Jett Rocket is a series of platformers made by Shin'en Multimedia, with the first released released in 2010 and the second in 2013. They are notable for, among other things, their incredibly shiny graphics, which have a level of polish and detail some believed impossible for downloadable titles (especially the first, WiiWare game).The game itself is named for the main character, Jett Rocket, a "Planetary Inspector." A gang of interstellar pirates known as the Power Plant Posse have descended upon the lovely planet of Yoroppa in order to steal its energy. Jett Rocket is called in to put a stop to their plans! He must dismantle their machines and return Yoroppa to its peaceful state. Like all good platformer heroes, he must do this by traveling across Yoroppa's Atoll, Northpole, and Jungle, through 12 levels, retrieving the solar cells that fell from his craft along the way. In addition to jumping, he can fly with a jetpack, as well as a variety of different moves by making use of different items—like riding a jet ski, floating on a parachute, hitching a ride on a magnetic zipline...Technologically, the fact that the first game it looks like it does—and is in the genre it is—with just 40 megabytes of data to its name is quite the feat. Even more so considering its relatively short development period.This game provides examples of:
2½D: The second game is an interesting variation: Half the stages are 2D platforming (with 3D graphics, for true 2-and-a-half-D); the other half are 3D stages with full movement. Oh, and some of those 2D stages also contain secret, full 3D bonus hidden areas!
A Winner Is You: After beating the final boss of the first game, you basically just get a "Hey, thanks for saving the world!" message; roll credits. Still, there is that Sequel Hook...
Background Boss: Herzog Aisu, the second boss. It's actually an interesting bit of player psych-out: One of its attacks is a pair of lasers that can cross; since you're on a narrow platform, it tends to make the player think only of moving left and right to avoid them. However, using that extra bit of third-dimension is crucial to avoiding the lasers.
Backtracking: Unless you're careful enough to pick up nearly every solar cell, you'll eventually have to do this to unlock the final third of the game.
Bilingual Bonus: The boss' names are all made from the combination of a German noble title + a Japanese noun. Roughly, in order, they are: Emperor of the Ocean, Duke of Ice, and King of the Swamp.
Distress Ball: All of the former Exposition Fairy Chefos get kidnapped at the start of the second game, and each one serves as an end-of-level goal.
Dungeon Bypass: One award tasks you with completing an Atoll level... in 20 seconds. The only way to do this without bizarre glitching and/or hacking? Go to the Jett Ride level, veer left, and cost lazily to the finish line whilst going around the jet ski course. You won't get any solar cells, though—sadly Rudolpho will not chew you out for your flagrant cheating.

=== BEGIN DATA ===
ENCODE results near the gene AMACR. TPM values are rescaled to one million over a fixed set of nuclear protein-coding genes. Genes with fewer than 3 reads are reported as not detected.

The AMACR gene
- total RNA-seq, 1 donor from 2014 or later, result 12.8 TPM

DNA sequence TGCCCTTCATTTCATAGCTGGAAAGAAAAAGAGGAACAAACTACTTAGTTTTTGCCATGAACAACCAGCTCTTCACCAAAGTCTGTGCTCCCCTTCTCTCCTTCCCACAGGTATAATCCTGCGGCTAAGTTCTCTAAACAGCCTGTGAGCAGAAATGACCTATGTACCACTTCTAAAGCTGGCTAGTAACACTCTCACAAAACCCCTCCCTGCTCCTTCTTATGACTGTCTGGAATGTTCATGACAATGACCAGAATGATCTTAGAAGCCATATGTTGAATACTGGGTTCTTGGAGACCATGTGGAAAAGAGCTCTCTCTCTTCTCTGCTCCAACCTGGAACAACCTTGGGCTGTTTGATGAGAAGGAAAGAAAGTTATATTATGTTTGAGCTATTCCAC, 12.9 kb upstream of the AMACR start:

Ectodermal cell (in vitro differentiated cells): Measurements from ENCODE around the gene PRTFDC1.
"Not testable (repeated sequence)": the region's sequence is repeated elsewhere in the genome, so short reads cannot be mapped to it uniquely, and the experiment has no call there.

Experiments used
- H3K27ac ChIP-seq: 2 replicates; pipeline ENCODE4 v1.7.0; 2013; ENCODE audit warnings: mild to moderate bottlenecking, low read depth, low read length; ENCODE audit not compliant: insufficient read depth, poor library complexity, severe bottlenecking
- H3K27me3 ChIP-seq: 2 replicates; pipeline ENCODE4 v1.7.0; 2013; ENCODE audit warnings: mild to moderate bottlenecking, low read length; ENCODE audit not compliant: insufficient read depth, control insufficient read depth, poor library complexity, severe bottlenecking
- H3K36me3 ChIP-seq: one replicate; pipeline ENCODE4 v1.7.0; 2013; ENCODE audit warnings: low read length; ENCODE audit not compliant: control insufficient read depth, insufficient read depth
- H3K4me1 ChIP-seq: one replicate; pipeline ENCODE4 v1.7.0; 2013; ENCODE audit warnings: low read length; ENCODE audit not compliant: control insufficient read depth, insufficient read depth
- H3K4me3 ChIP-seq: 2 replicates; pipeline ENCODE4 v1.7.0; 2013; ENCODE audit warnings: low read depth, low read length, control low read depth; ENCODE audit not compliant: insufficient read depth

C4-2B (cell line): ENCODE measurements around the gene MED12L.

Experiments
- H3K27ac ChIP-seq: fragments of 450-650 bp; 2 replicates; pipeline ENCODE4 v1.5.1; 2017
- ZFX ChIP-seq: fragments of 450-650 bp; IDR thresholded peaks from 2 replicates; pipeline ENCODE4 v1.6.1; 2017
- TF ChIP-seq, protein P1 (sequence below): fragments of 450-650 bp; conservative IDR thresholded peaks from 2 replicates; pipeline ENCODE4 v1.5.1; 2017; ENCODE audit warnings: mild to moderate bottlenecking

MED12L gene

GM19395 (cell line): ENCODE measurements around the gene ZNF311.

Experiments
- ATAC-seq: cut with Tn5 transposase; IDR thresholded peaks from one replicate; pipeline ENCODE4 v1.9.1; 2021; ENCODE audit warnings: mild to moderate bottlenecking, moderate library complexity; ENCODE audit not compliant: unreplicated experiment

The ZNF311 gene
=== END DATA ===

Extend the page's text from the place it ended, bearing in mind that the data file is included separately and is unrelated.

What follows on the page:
Eternal Engine: Taikai's Atoll in the second game. Despite its watery environment, it's mostly a mechanical-themed area.
Exposition Fairy: The helpful Chefo droids scattered around the levels, which tell you where to go.
Genius Programming: The amount of stuff the developers managed to pack into 44 MB of data is remarkable; Shin'en has actually built a reputation for themselves when it comes to neat little hardware tricks. (Previously, they gained renown for their GBA/DS sound skills, designed to get as much oomph as possible out of the handhelds.)
Hard Levels, Easy Bosses: The game as a whole is not especially difficult, but some of the levels can be surprisingly tough, especially if you're meticulous about getting the solar cells. The bosses, however, are fairly predictable and all go down in just three hits. Oh well.
The official production blog actually goes into quite a bit of detail about how the game's graphics engine works, and what rendering tricks they used for maximum scenery pornitude.
Which means these people got more out of the Wii than most third party retail releases.
Sequel Hook: Blatant as it gets, with the first game telling you outright in the credits to look forward to Jett Rocket 2. It finally came out for the Nintendo 3DS in November 2013, which does this again for a third game.
Slippy-Slidey Ice World: The Northpole (one word) level; especially the Glacier sublevel, which has lots of actually slippy slidey ice.
Suspicious Video Game Generosity: The game plays very sparse with extra hearts... unless it's right before a boss, in which case, it likes to give you a full top-up.
Theme Naming: Helpful/neutral robots and items tend to have names ending in "-o" that relate to their function: Porto the portal, Movo the moving platform, Propello the propeller-bot...
Video Game Achievements: Called Awards here. Some of them are easy to get (such as "Find a secret heart," or "get rid of all the enemies in a level"), some are not (Finish an Atoll level... in 20 seconds), and some are deceptively difficult (such as "Don't collect any solar cells in a level.")
Video Game Flight: Jett's jetpack lets him hover for quite a ways, but it burns up fuel like nobody's business.
Which makes the game's Green Aesop a bit of a Broken Aesop. Jett could only beat the polluting and wasteful PPP by using a machine that seems to be just as polluting and wasteful (just look at all the fuel it uses and smoke it pumps out!).